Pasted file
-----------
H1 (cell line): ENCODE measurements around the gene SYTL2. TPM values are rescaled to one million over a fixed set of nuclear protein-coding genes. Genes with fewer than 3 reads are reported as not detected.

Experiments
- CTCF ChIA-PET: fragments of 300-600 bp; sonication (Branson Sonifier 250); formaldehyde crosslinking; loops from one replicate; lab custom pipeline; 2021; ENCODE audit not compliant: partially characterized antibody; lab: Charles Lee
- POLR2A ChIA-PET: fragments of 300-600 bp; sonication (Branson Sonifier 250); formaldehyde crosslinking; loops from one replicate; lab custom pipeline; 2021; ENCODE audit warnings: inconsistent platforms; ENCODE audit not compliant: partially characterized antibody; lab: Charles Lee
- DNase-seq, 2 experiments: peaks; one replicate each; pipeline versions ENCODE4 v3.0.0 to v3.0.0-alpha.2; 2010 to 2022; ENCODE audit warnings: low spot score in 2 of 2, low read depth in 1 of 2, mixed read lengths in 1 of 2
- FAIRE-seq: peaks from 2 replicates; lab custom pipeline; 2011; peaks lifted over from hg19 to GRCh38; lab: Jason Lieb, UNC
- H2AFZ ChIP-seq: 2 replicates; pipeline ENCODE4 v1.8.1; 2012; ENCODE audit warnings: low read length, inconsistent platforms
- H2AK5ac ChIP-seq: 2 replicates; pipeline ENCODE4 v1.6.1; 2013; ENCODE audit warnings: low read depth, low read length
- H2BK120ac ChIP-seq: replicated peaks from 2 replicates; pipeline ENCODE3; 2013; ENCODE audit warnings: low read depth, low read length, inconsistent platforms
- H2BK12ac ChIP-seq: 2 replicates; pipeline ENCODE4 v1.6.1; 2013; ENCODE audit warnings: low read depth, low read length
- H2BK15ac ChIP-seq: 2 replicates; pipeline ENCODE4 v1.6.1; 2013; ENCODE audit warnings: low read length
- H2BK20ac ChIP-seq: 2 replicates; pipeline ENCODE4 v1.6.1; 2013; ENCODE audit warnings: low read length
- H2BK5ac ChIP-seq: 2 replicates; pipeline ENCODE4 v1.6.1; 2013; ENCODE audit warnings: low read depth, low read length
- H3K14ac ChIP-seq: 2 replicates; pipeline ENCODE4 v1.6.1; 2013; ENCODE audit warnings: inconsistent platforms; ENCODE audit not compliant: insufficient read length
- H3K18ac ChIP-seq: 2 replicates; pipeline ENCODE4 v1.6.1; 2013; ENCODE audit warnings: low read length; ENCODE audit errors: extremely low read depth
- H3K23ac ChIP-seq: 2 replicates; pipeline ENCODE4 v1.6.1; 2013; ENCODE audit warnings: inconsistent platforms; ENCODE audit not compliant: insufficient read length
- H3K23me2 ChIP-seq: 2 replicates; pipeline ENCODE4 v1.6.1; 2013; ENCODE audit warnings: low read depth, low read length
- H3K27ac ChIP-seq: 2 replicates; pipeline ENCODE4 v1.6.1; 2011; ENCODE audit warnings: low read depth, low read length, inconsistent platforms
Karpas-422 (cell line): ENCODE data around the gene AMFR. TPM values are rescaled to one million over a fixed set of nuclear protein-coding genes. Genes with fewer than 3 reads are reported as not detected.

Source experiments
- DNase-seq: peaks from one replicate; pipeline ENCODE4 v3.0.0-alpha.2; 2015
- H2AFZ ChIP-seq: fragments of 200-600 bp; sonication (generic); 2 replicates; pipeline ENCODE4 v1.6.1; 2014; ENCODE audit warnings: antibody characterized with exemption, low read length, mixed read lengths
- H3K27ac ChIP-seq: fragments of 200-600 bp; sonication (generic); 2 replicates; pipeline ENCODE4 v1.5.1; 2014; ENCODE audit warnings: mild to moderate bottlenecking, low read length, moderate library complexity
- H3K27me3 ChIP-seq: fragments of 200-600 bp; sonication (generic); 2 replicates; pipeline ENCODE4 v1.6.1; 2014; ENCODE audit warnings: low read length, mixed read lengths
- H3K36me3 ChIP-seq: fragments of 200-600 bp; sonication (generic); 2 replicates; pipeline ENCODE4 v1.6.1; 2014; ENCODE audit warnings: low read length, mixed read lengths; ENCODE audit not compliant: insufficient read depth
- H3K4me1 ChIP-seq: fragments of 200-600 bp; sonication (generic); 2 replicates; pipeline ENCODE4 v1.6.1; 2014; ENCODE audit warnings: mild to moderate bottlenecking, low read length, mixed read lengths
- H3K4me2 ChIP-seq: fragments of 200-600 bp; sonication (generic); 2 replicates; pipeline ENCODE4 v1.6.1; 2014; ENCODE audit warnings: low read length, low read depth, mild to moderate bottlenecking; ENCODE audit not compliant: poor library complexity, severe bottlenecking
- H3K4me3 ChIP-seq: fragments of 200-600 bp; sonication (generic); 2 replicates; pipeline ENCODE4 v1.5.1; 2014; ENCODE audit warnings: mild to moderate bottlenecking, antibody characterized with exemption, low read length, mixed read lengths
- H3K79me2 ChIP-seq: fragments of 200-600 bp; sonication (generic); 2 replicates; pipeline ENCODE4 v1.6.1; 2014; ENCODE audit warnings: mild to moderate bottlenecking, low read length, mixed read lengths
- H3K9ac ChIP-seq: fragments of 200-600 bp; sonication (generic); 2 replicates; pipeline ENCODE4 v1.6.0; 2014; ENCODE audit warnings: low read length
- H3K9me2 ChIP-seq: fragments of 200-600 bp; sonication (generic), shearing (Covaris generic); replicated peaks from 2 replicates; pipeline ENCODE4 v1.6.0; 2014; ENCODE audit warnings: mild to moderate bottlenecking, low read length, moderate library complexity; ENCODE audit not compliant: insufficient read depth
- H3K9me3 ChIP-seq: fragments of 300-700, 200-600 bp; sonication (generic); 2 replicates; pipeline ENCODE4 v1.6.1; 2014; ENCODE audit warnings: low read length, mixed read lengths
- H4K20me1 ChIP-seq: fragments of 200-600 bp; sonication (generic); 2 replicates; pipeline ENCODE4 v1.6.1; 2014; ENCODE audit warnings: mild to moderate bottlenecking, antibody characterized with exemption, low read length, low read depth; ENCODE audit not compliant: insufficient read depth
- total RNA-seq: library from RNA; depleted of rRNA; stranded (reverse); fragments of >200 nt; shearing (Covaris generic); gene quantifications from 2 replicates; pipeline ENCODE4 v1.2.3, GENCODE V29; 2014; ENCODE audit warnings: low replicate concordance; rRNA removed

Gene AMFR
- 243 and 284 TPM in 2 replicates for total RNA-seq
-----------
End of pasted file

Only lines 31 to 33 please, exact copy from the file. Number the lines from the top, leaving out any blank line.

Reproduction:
- H3K9me2 ChIP-seq: fragments of 200-600 bp; sonication (generic), shearing (Covaris generic); replicated peaks from 2 replicates; pipeline ENCODE4 v1.6.0; 2014; ENCODE audit warnings: mild to moderate bottlenecking, low read length, moderate library complexity; ENCODE audit not compliant: insufficient read depth
- H3K9me3 ChIP-seq: fragments of 300-700, 200-600 bp; sonication (generic); 2 replicates; pipeline ENCODE4 v1.6.1; 2014; ENCODE audit warnings: low read length, mixed read lengths
- H4K20me1 ChIP-seq: fragments of 200-600 bp; sonication (generic); 2 replicates; pipeline ENCODE4 v1.6.1; 2014; ENCODE audit warnings: mild to moderate bottlenecking, antibody characterized with exemption, low read length, low read depth; ENCODE audit not compliant: insufficient read depth